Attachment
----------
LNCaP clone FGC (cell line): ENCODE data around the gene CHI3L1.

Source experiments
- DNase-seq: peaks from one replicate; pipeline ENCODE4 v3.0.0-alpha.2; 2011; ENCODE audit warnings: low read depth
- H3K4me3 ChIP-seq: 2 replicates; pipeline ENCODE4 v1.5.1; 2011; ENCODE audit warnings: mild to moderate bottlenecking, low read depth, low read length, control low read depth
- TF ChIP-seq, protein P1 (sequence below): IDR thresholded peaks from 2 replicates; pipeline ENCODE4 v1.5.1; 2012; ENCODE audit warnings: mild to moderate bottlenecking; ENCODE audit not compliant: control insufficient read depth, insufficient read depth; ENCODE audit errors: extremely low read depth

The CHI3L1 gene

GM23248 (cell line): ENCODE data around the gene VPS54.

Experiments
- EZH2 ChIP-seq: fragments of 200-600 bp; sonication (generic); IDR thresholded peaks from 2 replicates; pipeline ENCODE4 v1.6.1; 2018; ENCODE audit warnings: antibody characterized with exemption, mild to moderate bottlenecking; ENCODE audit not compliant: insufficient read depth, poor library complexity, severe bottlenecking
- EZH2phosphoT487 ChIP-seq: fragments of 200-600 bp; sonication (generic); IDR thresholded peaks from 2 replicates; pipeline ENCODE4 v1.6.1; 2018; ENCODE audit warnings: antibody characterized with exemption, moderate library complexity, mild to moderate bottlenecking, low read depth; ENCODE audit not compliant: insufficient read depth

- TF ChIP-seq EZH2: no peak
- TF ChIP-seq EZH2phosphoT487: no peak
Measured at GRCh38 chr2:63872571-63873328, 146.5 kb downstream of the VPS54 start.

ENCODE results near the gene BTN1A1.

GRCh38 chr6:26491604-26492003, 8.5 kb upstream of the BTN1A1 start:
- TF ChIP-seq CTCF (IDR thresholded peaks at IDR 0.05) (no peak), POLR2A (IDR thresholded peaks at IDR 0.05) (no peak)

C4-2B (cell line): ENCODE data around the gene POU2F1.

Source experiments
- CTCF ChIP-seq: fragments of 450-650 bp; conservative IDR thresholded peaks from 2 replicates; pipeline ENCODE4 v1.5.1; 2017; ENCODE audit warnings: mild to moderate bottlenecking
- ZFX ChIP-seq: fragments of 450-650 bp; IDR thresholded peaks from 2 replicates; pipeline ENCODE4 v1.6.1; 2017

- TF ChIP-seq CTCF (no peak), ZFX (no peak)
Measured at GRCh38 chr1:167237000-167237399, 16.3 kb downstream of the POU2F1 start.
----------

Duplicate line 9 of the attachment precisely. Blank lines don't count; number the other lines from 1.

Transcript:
- EZH2 ChIP-seq: fragments of 200-600 bp; sonication (generic); IDR thresholded peaks from 2 replicates; pipeline ENCODE4 v1.6.1; 2018; ENCODE audit warnings: antibody characterized with exemption, mild to moderate bottlenecking; ENCODE audit not compliant: insufficient read depth, poor library complexity, severe bottlenecking